ImageMissions in Aquarius typically last ten days and aquanaut trainees undergo five days of specialized training before each mission starts. Missions are conducted on a monthly basis from April through November. From 1993 to 1996, Aquarius was operated from a large (100 feet long by 50 feet wide) manned barge, known as the MSB (Mobile Support Base), which was located immediately above the underwater laboratory. Offshore operations were supported during missions by staff working on 12 hour rotating shifts. As part of the refurbishment in 1997, the barge was replaced by a semi–autonomous (unmanned) Life Support Buoy (LSB) provided by NOAA’s National Data Buoy Center. The LSB is a large discus buoy, 30 feet in diameter, and hosts generators for power, compressors for air, and a telemetry communications system.

During missions a surface-based support crew monitors the aquanauts and habitat 24/7 from a watch desk and command center at the shore base. Divers are available round the clock for emergencies and a workboat goes out to the site almost every day.

Size and Configuration

Aquarius is a three–part system, including the LSB described above, a 120 ton baseplate, which provides a stable platform upon which Aquarius is mounted, and an 85 ton “habitat” (underwater laboratories are often referred to as habitats) that provides living and working space for a six person crew. The habitat itself is a 9 feet diameter by 43 feet long steel cylinder that can support operations to depths of 120 feet. The habitat includes a seawater interface in a “Wet Porch”, and two pressure locks known as the Entry Lock and Main Lock, sized at 500 and 1400 cubic feet, respectively. Approximately 400 square feet of living and laboratory space is available for operations and science. The lab is equipped with computers networked to shore, internet, telephones, radios, video conferencing and broadcast equipment.

Operating Environment

Aquarius is normally an ambient pressure habitat, which means that the interior atmospheric pressure is equal to the surrounding water pressure. The entryway within the Wet Porch, called the moon pool, remains open as the equal air pressure inside prevents the water from flowing in. The baseplate rests in approximately 62 feet of water, with the habitat mounted off the bottom at a depth of approximately 47 feet (tidal range at the site is between two and three feet). This operating depth is referred to as “hatch depth”. The pressure at 47 feet of seawater is about 2.5 times greater than the atmospheric pressure found at sea level. At this depth and pressure, non-saturated visitors to Aquarius have less than about 80 minutes to visit and return to the surface before they risk experiencing decompression related illness. However, the mission aquanauts living in Aquarius can stay indefinitely and have 6 to 9 hours of diving down to about 95 feet each day, with unlimited time at storage depth. At the end of a mission, aquanauts undergo 15 hours and 45 minutes of decompression that is conducted within Aquarius itself, while on the bottom. At the end of decompression, Aquanauts exit Aquarius and scuba dive back to the surface.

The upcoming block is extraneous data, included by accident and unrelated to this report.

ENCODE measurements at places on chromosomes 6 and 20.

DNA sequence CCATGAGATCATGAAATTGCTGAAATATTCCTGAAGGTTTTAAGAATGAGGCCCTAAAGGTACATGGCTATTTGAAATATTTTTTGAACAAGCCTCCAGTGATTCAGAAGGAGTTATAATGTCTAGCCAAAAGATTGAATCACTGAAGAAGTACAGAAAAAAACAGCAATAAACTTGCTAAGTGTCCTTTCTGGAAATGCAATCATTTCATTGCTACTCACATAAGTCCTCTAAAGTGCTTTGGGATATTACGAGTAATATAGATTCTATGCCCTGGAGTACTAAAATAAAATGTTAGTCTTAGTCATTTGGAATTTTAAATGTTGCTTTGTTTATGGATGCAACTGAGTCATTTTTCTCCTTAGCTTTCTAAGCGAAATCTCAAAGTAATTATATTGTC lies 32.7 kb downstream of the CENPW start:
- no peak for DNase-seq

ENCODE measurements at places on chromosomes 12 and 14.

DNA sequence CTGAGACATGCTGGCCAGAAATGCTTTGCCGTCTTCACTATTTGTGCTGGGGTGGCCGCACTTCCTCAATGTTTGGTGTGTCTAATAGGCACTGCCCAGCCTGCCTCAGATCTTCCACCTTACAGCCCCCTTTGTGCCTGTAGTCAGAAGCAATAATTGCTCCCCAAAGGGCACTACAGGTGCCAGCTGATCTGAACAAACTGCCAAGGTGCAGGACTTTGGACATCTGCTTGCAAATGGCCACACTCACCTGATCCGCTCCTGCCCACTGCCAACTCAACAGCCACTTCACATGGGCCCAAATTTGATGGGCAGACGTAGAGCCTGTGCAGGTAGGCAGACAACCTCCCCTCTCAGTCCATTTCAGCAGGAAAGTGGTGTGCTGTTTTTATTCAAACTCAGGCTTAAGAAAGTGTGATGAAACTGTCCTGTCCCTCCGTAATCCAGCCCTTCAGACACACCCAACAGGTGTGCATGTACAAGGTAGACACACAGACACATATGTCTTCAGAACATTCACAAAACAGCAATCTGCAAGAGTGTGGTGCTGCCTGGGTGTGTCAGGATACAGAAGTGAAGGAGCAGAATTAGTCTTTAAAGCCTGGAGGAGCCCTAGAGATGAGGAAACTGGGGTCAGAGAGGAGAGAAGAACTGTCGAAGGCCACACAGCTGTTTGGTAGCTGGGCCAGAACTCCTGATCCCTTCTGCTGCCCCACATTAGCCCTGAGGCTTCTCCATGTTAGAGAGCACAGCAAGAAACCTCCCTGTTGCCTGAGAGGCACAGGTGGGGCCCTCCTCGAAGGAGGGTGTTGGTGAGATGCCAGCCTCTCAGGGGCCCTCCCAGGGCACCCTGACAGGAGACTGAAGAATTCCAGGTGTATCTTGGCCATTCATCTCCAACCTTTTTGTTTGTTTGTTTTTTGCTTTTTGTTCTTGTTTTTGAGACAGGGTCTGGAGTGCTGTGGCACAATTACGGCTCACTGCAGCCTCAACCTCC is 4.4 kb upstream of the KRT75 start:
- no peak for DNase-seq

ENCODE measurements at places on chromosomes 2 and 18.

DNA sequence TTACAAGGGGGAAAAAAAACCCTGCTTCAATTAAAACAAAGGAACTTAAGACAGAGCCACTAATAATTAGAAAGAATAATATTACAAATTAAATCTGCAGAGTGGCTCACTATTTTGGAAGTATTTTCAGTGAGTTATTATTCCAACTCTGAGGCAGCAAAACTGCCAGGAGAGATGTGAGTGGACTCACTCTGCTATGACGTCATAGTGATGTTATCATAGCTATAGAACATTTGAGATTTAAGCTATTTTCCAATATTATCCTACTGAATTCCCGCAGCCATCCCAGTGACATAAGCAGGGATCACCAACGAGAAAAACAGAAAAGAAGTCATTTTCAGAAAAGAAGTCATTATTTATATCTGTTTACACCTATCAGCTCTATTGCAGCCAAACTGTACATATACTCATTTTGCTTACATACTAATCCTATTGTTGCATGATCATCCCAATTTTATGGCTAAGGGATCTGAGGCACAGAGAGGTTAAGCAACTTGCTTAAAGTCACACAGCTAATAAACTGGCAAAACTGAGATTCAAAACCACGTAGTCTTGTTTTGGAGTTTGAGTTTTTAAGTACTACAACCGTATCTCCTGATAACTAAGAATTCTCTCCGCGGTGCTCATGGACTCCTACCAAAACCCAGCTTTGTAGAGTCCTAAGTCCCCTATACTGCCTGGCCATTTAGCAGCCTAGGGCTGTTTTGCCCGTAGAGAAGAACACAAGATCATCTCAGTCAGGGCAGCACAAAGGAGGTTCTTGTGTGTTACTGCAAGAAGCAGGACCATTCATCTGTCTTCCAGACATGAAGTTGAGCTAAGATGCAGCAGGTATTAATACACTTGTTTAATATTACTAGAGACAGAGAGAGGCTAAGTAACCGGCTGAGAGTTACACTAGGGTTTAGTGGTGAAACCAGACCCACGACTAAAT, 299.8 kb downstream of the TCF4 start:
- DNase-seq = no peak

Length of an Aquarius Mission

Aquarius missions typically last 10 days. We conduct shorter missions at the start of the year for training and to test systems. Typical missions in Aquarius are 14 days long. Interestingly, and this relates to the technique of saturation diving that we support, once you are saturated it doesn't matter if you stay one day, a week, or a month — the decompression time remains the same.

At the end of missions aquanauts decompress inside Aquarius, where pressure is slowly brought back to one atmosphere (or surface pressure) from the operating depth of about 50 feet — and it takes over 17 hours. Aquanauts then “lock–out” and swim to the surface. People sometimes think that Aquarius is brought to the surface during decompression, but it stays on the bottom; it’s the pressure inside Aquarius that is changed.

Additional Information

The Aquarius website contains detailed information about current science projects and mission schedules. A virtual tour, lesson plans, archives, and press room are also included. Web cameras operate during missions with cameras inside and outside Aquarius. Live broadcasts (webcasts and special videoconferencing opportunities) are frequently conducted that involve schools, museums, and aquariums across the country. Scientific missions in Aquarius are typically awarded through a peer review process when funding becomes available or through partnership and other funding mechanisms. For more information, or if you are interested in hosting a live program, please contact Thomas Potts, Aquarius Program Director .